Thompson’s primary contention is that consumers should be able to simultaneously utilize 1 Gbps download and 500 Mbps upload—a feat he asserts many wireless providers have not demonstrated can be reliably achieved. This is due to the ever-increasing number of connected devices consumers use on a daily basis.

“You’re not going to be able to sit and coordinate which [devices] are downloading and which ones are uploading at any given time—those things happen simultaneously,” Thompson stated. “I believe the FCC’s intention was that when they say that we have a broadband pipe of one [Gbps] down and 500 [Mbps] up—that means you should be able to do those simultaneously.”

Thompson insisted that he is not shifting the goal posts. As he understood the FCC’s requirements, simultaneous 1 Gbps/500 Mbps was always the goal. “It seems to me to be common sense,” Thompson said.

If he were ordering symmetrical service from a broadband provider, the expectation would not be that he would have to wait for a download to complete before he could begin uploading.

Another new group also complaining about wireless entrants

A new organization known as Ensuring RDOF Integrity Coalition, or ERIC, has now appeared and claims to share Vantage Point’s concerns.

Out the top 10 RDOF contract recipients, four are believed to have plans to use fixed wireless technology to deliver their services to consumers; LTD Broadband, Nextlink, Resound Networks, and Starry represent the first, sixth, eighth, and ninth largest recipients, respectively.

Additionally, SpaceX was the fourth largest recipient, and plans to deliver its services via a constellation of low Earth orbit satellites. Even though the technology is in its infancy, SpaceX received more than $885 million out of the total $9.2 billion allocated for RDOF.

As reported by Telecompetitor, ERIC would see that “interested stakeholders” have an opportunity to go over sensitive and proprietary data collected regarding RDOF recipients and the status of the services they provide.

WISPA claims fiber zealots are ‘sowing fear, uncertainty, and doubt’

In an interview with Broadband Breakfast, Fred Goldstein dismissed the concerns raised by Vantage Point and others. He said they were sowing fear, uncertainty, and doubt.

“They did this by making some incorrect technical assumptions and incorrect assumptions about the way people use the internet traffic levels and a lot of other details,” he added. “They basically put together something that if you really don’t know all that much, it sounds credible.”

Goldstein said wireless providers must live up to their promised broadband speeds. “If they’re offering gigabit service,” he said, “they are committed to it and there are penalties and clawbacks if they do not deliver.”

Goldstein said wireless providers were required to thoroughly explain exactly how they intended to deliver the speeds advertised. If Vantage Point has an issue with the explanations of the FCC or any particular wireless provider, they should have raised these concerns prior to the conclusion of the first phase.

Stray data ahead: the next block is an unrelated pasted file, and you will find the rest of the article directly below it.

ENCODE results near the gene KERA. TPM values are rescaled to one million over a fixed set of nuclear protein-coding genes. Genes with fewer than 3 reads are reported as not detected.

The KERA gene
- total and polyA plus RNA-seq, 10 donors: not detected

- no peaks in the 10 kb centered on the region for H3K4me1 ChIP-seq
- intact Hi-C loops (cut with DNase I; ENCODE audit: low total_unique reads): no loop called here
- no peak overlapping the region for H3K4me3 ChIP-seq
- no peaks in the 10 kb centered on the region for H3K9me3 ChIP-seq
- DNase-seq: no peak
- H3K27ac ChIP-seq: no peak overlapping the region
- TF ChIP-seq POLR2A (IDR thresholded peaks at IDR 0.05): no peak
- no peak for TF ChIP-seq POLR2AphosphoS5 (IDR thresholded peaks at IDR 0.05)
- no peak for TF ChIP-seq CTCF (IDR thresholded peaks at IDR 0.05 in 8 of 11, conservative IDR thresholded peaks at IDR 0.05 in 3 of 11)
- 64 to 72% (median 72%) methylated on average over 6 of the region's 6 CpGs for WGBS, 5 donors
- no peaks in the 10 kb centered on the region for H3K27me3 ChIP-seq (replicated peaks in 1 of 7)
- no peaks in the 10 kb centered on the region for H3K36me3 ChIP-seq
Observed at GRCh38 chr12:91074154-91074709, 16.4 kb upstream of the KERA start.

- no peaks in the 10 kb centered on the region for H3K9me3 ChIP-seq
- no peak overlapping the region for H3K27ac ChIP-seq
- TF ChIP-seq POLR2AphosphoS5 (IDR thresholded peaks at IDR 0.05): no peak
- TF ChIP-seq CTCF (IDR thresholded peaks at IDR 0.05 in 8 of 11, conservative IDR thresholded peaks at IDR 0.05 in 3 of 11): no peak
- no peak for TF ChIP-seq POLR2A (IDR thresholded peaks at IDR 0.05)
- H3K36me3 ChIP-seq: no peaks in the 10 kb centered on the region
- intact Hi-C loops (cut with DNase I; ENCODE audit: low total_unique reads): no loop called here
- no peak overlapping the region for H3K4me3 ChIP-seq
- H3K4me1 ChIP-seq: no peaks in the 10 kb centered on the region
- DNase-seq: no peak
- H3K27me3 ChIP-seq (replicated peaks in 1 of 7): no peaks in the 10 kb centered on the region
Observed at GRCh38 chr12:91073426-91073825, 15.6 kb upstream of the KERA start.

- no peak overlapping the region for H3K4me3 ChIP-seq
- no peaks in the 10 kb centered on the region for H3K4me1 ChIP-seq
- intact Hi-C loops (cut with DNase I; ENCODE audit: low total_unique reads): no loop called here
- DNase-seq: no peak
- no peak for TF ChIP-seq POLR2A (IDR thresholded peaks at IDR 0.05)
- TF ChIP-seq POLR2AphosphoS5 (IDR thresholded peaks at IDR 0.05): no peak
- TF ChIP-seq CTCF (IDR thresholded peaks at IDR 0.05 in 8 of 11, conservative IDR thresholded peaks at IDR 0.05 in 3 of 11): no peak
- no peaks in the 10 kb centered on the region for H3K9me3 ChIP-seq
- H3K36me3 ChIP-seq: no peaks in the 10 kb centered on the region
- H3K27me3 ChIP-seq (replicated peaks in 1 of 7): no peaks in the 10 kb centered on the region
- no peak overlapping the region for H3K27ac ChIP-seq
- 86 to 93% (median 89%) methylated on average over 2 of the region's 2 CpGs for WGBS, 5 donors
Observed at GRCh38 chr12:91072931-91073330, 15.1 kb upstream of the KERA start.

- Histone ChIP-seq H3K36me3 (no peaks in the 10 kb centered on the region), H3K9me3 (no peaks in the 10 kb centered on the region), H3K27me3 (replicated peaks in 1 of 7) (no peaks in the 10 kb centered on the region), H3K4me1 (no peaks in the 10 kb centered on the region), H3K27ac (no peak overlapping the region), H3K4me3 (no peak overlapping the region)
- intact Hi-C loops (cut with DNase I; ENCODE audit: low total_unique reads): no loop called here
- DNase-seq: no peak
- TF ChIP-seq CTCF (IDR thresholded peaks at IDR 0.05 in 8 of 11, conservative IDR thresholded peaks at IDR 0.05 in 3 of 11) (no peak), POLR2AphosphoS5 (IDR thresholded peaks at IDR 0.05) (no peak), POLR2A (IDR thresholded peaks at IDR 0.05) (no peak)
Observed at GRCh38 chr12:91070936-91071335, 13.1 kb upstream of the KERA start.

WISPA says gigabit speeds may be overvalued

While Goldstein disagreed with many of the technical evaluations made by Vantage Point, his primary issue rests in the interpretation of RDOF guidelines.

For example, where Thompson believed that 1 Gbps/500 Mbps speeds must be achievable simultaneously, Goldstein states that while gigabit download speeds are the goal, it is not necessary for every consumer to be able to access gigabit speeds all the time.

“In reality, the average subscriber is running about 3 Mbps,” Goldstein said. He explained that there are diminishing returns once a consumer starts to reach speeds above 25 megabits per second. “It’s nice to have 100 megabits—it’s nicer to have 500 megabits or a gigabit—but it’s very rare you actually get to use it.”

“So nice, but I think people overemphasize the value of the gigabit, even as we are prepared to deliver it,” Goldstein stated. “We know how much we need—we can burst it at a gigabit, but the average is the average—it applies to their fiber, and it applies to our wireless—and everybody does it that way when you buy the backbone.”

But Thompson said that while WISPA is very focused on the backbone component of the service, Vantage Point is more concerned with the user experience and the wireless service on the customers’ end.

Continue Reading

Universal Service

Experts Concerned About Connectivity After Emergency Broadband Benefit Fund Runs Dry

Derek Shumway

Published

on

Screenshot taken from CCA event

March 3, 2021—Vantage Point Solutions is questioning whether wireless providers can deliver on their contractual obligations following the announcement of $9 billion in federal award for the first phase of the Rural Digital Opportunity Fund.

The concerns, outlined by CEO Larry Thompson in a white paper, relate to the winners’ ability to meet the build requirements.

Since the winners were announced in December, some have claimed that the reverse auction process – which rewards those who can build with the least amount of federal money — has allowed unqualified bidders to win projects they can’t complete in the first place.